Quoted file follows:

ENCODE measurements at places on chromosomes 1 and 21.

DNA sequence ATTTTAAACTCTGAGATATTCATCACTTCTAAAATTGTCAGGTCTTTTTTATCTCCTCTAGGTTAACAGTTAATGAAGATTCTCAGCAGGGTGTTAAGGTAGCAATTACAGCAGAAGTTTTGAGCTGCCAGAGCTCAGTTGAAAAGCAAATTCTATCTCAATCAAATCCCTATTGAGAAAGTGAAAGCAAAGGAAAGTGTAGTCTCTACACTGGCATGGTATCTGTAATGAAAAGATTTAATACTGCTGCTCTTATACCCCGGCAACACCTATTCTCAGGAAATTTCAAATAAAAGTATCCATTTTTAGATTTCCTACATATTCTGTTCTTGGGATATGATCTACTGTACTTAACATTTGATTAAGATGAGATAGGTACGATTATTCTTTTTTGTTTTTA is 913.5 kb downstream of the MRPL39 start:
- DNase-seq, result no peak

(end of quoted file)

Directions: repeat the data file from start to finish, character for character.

ENCODE measurements at places on chromosomes 1 and 21.

DNA sequence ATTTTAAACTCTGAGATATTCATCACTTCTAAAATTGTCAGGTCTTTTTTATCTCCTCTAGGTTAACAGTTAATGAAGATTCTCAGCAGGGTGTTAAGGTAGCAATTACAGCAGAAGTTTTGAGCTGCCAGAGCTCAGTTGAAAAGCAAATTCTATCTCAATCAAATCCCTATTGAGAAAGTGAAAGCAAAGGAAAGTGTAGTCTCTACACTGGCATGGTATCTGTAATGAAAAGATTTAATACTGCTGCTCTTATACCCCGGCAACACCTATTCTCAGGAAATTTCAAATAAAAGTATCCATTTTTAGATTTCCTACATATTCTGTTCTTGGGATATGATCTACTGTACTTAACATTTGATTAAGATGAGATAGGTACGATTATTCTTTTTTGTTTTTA is 913.5 kb downstream of the MRPL39 start:
- DNase-seq, result no peak